This article is a joint product of Rusorient and SouthFront: Analysis & Intelligence; Thanks to J.Hawk for the help with the English text.
On Monday January 25, Turkish president Erdogan met with an EU delegation. Turkish media noted the statement by the EU’s foreign policy coordinator Federica Mogherini, who emphasized rule of law, human rights, judicial independence, and other aspects of a democratic state which Turkey must respect in order to advance its EU integration. Mogherini also called for the clashes between Turkish military and Kurds to stop and for the conflict resolution process to begin. In spite of her critical tone, Turkish press including Samanyoluhaber and Cumhuriyet described it as a set of recommendations.
On January 26, PM Davutoglu gave an interview to CNN International. Davutoglu once again spoke about Russian operations in Syria, blaming Russia of attacking not IS but Syrian opposition, and underscoring that supposedly the situation in Syria was better prior to Russia’s intervention. Moreover, the interview touched upon the Kurdish issue, and Davutoglu said Turkey intends to sit behind the negotiating table, but with the Kurdish population and not the Democratic Union.
Last week, Israel’s Defense Minister Moshe Yaalon visited Greece, where he met with his Greek counterpart Panos Kammenos. The two ministers held a joint press conference at which Yaalon accused Turkey of cooperating with IS, underscoring that by buying IS oil Turkey is financing terrorism. Turkish media, as expected, adopted pro-government positions and accused Israel of disgraceful behavior. The seemingly opposition paper Cumhuriyet adopted a similar position, and Sabah did not report on the event at all, apparently out of its desire not to embarrass Turkish authorities.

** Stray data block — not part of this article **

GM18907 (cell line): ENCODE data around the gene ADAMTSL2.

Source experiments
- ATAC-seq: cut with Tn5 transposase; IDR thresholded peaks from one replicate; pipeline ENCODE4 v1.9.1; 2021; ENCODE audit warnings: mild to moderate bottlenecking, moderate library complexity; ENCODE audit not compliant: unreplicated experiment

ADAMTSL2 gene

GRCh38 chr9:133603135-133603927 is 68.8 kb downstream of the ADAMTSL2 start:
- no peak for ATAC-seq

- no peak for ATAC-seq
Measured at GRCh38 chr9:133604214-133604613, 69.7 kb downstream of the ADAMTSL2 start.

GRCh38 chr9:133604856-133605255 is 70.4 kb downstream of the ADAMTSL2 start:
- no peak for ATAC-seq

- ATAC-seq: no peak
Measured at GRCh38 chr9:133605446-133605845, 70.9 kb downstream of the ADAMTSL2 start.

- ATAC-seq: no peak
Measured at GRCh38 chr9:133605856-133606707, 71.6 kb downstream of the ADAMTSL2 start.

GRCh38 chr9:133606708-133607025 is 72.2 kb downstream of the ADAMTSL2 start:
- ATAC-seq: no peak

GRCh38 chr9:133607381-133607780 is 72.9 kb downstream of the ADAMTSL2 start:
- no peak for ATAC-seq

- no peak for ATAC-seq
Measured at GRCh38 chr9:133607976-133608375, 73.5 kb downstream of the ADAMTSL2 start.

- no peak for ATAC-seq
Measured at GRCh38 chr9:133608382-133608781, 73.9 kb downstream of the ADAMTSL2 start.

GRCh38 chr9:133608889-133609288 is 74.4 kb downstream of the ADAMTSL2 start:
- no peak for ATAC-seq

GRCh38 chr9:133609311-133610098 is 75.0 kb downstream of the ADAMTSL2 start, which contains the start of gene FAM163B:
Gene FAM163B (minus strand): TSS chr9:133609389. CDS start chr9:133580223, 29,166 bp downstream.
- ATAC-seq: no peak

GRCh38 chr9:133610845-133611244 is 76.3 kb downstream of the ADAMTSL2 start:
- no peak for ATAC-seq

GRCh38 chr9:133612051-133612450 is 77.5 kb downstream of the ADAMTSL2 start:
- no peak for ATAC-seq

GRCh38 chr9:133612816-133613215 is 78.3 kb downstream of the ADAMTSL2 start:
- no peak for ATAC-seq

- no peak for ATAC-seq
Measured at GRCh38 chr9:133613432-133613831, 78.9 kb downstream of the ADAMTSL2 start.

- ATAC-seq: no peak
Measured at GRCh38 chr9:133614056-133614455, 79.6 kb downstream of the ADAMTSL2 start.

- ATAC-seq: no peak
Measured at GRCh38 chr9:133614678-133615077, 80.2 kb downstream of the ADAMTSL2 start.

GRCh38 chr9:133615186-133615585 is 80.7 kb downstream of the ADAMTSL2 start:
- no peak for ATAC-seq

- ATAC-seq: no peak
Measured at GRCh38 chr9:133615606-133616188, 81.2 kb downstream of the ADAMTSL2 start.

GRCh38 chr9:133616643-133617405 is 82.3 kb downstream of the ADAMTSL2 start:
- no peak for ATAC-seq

On January 29, Syria peace talks began in Geneva. Turkey is represented by the MFA’s Middle East Institute director Can Disdar. It was reported that a Democratic Union delegation also arrived at Geneva even though it was not invited, and met with the UN General Secretary’s Deputy Special Representative for Syria Staffan de Misturi. Turkish media adopted a neutral stance, apparently because Turkey’s leaders have also remained silent on the matter.
One can observe over the course of last week and all of last month in general intensifying pro-government rhetoric. This tendency can also be discerned among opposition papers, particularly Cumhuriyet, due to the change of its management and the legal proceedings against its former chief editor Can Dundar for publishing an article with Turkey’s president considered offensive.